Fortunately, the Mercedes-Benz dealership across the street decided to relocate, so the church was able to purchase part of the property that came with its own large parking lot. Other existing buildings along the street were purchased and former shops turned into classrooms. For a city the size of Dallas, taking these properties off of the tax rolls didn’t have nearly the impact that it would have had in smaller towns with less of a commercial real estate base. And the church could avoid spending millions more on a parking garage – at least for now.
Personally, I view parking lots as a necessary evil. Unless you live in a walkable city like New York, it’s really hard to get around without a personal vehicle. Yet you can’t stack cars like wood outside stores, restaurants, and churches. Still, it seems like such a waste of money and land for churches - not just Highland Park Presbyterian - to pave paradise and put up a parking lot that will only be used a few times a week.
It's Not Rocket Science
I believe churches should work with their commercial and residential neighbors to maximize nearby parking resources, and expect their membership to be responsible commuters to the church campus.
- Shuttle buses: For several years, Park Cities Presbyterian ran a shuttle bus service between the church and the parking garage for an office tower several blocks away. It's not cheap, but it's cheaper, less permanent, and more neighborhood-friendly than a parking lot.
- Carpooling: How many individual family members take different cars to church? If different members of the same family have different schedules at church, does it really hurt the others to have to wait or - gasp! - show up early?
- Street parking: Neighborhoods around churches should work with the congregations to minimize street parking issues, and church members should park responsibly. If a business is open during the same hours as church, congregants should respect the parking needs of the business.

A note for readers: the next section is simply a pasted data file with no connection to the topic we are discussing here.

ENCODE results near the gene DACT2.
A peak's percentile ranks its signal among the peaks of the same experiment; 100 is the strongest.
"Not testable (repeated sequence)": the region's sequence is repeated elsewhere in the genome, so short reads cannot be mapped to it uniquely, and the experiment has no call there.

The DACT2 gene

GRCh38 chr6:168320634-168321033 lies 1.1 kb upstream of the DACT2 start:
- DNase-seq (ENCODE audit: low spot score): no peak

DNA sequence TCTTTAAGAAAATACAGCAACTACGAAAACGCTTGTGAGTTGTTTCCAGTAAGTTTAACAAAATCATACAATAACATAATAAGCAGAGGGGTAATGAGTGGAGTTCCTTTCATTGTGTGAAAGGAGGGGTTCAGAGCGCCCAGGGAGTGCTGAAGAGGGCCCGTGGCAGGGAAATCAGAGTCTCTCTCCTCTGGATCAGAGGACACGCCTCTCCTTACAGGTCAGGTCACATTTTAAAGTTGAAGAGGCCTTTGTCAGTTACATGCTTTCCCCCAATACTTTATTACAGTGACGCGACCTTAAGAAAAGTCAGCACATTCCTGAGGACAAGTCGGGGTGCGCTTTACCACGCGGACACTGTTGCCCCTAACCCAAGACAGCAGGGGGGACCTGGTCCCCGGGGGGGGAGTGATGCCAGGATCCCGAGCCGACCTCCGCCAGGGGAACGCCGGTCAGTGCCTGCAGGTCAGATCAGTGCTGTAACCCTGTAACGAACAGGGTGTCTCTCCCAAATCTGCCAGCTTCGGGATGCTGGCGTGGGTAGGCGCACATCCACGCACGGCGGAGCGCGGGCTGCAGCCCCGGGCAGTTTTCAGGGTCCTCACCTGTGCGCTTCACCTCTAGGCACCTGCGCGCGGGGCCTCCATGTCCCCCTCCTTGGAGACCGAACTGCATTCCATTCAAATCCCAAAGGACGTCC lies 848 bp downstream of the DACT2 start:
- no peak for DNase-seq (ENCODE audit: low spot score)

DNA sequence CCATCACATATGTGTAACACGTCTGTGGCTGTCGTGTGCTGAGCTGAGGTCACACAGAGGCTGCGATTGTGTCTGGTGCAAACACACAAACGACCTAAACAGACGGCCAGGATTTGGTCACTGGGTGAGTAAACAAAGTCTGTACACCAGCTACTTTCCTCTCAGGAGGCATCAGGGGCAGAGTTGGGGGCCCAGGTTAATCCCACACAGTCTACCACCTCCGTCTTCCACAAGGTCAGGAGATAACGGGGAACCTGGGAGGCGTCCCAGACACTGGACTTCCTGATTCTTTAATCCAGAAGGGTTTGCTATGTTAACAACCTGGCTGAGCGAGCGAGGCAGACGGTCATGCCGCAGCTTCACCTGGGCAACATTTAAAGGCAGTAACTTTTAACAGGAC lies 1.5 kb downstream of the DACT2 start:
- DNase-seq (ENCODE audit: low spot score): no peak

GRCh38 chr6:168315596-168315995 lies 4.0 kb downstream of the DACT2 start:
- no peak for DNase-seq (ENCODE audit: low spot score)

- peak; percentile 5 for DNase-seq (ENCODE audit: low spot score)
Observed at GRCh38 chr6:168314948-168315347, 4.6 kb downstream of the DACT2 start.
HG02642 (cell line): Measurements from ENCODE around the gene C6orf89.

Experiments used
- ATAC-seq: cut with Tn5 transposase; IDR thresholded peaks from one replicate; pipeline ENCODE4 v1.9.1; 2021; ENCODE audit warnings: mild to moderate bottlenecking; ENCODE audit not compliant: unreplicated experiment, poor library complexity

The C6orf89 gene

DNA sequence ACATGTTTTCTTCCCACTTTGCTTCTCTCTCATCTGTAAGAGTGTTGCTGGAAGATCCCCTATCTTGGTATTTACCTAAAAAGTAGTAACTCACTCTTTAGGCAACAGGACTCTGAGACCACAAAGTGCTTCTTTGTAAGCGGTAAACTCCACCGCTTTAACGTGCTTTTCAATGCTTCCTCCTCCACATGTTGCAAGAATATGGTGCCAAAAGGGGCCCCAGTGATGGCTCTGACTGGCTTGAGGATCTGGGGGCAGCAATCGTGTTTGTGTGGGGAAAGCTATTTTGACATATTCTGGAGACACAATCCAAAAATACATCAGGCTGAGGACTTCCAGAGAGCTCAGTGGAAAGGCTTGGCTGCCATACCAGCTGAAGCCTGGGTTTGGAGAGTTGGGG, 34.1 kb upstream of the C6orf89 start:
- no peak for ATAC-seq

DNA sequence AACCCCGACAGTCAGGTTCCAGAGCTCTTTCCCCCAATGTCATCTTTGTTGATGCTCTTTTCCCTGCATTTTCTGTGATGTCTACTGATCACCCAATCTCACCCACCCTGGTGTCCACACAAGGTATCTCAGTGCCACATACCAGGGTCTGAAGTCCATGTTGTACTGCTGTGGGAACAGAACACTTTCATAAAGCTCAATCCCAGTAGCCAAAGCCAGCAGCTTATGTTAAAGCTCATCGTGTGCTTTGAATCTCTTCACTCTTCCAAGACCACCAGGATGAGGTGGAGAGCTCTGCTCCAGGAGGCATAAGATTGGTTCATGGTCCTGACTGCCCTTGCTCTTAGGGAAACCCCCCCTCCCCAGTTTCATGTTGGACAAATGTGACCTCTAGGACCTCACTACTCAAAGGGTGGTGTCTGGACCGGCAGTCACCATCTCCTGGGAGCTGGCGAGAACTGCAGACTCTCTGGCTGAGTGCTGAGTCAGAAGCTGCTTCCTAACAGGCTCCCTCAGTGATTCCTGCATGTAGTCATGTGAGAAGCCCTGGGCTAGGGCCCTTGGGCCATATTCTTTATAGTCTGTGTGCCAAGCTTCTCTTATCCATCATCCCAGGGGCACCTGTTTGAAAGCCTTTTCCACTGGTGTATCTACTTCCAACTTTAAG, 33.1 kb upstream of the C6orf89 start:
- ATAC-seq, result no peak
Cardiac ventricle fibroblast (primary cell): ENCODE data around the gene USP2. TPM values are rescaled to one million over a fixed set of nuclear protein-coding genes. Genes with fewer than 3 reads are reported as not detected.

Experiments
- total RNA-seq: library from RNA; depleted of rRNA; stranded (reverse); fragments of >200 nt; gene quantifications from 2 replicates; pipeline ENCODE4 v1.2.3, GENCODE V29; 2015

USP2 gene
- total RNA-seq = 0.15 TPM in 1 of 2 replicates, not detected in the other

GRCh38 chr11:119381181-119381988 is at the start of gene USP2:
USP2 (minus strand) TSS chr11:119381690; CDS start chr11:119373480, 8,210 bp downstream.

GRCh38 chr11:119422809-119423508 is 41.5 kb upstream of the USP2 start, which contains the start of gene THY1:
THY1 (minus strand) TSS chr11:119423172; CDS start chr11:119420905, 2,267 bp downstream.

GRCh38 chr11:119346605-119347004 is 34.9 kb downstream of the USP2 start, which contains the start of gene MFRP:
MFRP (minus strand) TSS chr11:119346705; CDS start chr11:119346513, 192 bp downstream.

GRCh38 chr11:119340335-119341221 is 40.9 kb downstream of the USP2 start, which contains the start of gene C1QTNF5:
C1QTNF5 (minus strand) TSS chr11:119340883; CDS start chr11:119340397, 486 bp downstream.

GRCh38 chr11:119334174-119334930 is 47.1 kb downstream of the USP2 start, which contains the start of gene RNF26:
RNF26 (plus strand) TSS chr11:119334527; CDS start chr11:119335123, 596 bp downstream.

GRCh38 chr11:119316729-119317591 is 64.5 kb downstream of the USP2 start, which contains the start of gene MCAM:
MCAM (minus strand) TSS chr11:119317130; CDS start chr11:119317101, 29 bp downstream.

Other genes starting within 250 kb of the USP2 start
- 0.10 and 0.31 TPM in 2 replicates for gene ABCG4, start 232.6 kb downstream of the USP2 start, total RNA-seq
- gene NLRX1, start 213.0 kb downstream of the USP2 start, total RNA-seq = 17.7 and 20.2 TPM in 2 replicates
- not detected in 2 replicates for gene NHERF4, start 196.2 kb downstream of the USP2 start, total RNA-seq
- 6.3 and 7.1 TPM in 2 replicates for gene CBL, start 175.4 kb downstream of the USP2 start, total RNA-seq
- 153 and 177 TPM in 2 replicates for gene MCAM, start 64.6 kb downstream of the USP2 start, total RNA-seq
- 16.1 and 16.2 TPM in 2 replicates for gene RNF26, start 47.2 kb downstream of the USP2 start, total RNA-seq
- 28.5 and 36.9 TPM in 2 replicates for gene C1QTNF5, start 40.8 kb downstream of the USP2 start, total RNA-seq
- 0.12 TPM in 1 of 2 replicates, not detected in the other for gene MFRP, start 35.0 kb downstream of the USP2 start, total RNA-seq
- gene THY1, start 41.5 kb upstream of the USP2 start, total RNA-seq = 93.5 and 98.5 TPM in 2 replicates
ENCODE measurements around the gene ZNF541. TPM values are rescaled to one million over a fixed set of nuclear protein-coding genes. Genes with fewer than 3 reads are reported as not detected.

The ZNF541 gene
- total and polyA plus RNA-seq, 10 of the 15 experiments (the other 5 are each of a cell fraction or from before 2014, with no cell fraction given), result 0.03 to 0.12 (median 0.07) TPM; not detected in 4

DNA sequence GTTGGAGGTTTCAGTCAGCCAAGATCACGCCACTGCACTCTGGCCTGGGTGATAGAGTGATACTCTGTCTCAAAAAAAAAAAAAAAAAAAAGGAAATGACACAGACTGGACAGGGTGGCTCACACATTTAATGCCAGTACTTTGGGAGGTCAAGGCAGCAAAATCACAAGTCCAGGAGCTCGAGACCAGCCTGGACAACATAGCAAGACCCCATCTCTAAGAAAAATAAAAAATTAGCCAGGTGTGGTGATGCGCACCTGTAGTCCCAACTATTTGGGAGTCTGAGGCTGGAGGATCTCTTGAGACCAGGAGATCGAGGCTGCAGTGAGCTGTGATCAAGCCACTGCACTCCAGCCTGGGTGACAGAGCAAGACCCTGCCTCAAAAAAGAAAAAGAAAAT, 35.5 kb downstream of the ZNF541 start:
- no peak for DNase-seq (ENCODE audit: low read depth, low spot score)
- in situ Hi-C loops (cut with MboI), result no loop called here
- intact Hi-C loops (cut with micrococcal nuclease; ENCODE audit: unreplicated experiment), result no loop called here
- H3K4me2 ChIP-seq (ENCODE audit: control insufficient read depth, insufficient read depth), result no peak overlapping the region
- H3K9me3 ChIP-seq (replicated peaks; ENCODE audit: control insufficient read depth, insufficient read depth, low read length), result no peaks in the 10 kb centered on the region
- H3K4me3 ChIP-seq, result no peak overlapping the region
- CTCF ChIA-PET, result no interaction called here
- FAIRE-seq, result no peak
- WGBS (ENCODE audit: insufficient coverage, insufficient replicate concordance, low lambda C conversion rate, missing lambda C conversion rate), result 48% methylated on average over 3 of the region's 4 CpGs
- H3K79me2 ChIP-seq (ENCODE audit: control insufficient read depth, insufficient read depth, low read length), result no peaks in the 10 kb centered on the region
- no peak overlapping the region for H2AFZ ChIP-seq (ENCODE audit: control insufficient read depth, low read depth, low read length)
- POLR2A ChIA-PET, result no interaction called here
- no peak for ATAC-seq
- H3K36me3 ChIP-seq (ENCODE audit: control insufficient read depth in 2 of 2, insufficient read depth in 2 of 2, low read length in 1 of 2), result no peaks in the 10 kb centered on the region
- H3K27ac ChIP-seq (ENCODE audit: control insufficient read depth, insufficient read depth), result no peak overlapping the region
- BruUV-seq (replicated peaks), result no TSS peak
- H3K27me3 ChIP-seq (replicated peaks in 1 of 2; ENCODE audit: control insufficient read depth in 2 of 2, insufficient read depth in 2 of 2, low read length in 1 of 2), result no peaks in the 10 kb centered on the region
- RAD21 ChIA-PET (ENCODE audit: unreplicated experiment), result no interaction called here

- Valet service: One of the options floated for Highland Park Presbyterian is having a valet service for senior citizens; that way, seniors can drive up to the church and have an attendant park their car bumper-to-bumper in an off-premises lot, where parking space can be maximized.
Now, I’ve never owned a million-dollar home, so maybe I’m not qualified to say that Highland Park Presbyterian’s neighbors doth protest too much. Maybe even an elaborately-disguised parking lot will in fact depress property values.
Quite honestly, it sounds like many of them haven’t even seen the designer’s plans for the parking lot, which I find to be quite clever and extraordinary.
But if - to paraphrase the late Gertrude Stein - a parking lot is a parking lot is a parking lot, then I have to admit that the church’s concerned neighbors have a point, too. Have all other parking options been exhausted? Has church leadership been appropriately honest towards and respectful of dissenting opinions? How did Highland Park Presbyterian survive for so long with so many more members without 145 extra parking spaces?
I mean, back then, those Cadillac’s and Lincoln’s took up far more space than they do today.